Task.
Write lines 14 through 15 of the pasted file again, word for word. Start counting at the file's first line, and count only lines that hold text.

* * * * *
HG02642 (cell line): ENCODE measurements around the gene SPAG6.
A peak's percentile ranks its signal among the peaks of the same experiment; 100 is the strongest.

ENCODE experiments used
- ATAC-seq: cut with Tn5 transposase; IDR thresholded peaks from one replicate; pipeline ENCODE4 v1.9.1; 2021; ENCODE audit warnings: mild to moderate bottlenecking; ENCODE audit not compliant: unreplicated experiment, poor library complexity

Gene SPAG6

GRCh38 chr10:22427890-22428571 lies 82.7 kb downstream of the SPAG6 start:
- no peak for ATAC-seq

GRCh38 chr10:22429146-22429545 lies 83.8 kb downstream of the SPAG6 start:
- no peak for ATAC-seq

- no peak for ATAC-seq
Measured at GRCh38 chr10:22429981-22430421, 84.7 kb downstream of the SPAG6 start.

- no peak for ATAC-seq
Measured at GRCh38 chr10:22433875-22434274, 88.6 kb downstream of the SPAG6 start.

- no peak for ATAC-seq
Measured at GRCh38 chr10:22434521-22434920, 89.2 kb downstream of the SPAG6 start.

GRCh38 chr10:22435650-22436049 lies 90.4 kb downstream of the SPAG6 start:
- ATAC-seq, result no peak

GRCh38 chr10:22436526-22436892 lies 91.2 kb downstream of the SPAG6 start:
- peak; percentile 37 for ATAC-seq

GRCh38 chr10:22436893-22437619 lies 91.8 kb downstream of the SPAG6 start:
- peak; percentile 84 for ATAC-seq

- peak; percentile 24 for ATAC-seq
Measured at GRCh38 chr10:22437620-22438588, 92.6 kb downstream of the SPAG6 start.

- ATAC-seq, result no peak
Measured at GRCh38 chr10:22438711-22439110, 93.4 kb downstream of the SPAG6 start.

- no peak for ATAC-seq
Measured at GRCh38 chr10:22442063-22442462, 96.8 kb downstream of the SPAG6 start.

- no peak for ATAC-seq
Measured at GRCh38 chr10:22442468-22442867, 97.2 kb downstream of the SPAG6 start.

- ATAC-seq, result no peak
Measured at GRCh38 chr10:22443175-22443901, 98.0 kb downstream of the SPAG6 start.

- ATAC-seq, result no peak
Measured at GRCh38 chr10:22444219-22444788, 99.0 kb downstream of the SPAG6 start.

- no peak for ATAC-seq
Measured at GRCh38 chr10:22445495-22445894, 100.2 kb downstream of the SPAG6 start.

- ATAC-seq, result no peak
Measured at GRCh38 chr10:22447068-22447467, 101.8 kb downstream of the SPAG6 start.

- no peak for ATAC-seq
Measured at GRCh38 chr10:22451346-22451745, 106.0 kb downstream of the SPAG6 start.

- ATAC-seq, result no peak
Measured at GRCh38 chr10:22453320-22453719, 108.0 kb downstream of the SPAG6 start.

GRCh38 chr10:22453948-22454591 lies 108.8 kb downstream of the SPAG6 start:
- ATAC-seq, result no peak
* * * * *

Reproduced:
- no peak for ATAC-seq
Measured at GRCh38 chr10:22434521-22434920, 89.2 kb downstream of the SPAG6 start.